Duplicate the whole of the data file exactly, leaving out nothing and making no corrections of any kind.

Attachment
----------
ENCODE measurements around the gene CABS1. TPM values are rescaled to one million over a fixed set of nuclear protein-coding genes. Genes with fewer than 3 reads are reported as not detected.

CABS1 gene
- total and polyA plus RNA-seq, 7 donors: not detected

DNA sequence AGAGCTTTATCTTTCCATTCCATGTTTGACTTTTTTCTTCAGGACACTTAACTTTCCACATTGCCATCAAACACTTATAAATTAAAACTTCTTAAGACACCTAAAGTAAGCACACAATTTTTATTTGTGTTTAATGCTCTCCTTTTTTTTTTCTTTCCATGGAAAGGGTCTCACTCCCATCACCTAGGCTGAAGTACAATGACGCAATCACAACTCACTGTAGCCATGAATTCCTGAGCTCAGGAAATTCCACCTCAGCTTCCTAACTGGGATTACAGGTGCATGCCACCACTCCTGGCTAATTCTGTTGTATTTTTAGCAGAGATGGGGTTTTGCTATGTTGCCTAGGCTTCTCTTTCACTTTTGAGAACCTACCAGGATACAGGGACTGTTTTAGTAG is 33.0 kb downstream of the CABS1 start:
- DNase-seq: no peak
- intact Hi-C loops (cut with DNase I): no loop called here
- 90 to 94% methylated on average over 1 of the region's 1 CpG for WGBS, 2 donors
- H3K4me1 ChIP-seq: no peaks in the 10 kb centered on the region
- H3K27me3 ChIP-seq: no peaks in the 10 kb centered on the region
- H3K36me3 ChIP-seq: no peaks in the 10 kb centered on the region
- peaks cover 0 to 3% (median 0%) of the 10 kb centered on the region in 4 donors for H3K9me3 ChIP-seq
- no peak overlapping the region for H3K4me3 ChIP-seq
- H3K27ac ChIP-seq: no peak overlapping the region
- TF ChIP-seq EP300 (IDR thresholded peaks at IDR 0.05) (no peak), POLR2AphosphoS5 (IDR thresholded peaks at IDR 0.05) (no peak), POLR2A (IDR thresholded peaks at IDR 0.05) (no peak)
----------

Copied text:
ENCODE measurements around the gene CABS1. TPM values are rescaled to one million over a fixed set of nuclear protein-coding genes. Genes with fewer than 3 reads are reported as not detected.

CABS1 gene
- total and polyA plus RNA-seq, 7 donors: not detected

DNA sequence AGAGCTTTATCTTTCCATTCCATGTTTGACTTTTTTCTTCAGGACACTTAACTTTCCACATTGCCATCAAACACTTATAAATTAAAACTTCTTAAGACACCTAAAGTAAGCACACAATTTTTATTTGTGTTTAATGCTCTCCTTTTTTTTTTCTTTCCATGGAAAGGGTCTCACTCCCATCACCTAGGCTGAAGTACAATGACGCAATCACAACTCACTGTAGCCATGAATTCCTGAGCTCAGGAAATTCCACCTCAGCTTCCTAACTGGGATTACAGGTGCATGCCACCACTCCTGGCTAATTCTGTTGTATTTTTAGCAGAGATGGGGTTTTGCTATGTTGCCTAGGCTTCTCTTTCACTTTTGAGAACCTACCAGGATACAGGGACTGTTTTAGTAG is 33.0 kb downstream of the CABS1 start:
- DNase-seq: no peak
- intact Hi-C loops (cut with DNase I): no loop called here
- 90 to 94% methylated on average over 1 of the region's 1 CpG for WGBS, 2 donors
- H3K4me1 ChIP-seq: no peaks in the 10 kb centered on the region
- H3K27me3 ChIP-seq: no peaks in the 10 kb centered on the region
- H3K36me3 ChIP-seq: no peaks in the 10 kb centered on the region
- peaks cover 0 to 3% (median 0%) of the 10 kb centered on the region in 4 donors for H3K9me3 ChIP-seq
- no peak overlapping the region for H3K4me3 ChIP-seq
- H3K27ac ChIP-seq: no peak overlapping the region
- TF ChIP-seq EP300 (IDR thresholded peaks at IDR 0.05) (no peak), POLR2AphosphoS5 (IDR thresholded peaks at IDR 0.05) (no peak), POLR2A (IDR thresholded peaks at IDR 0.05) (no peak)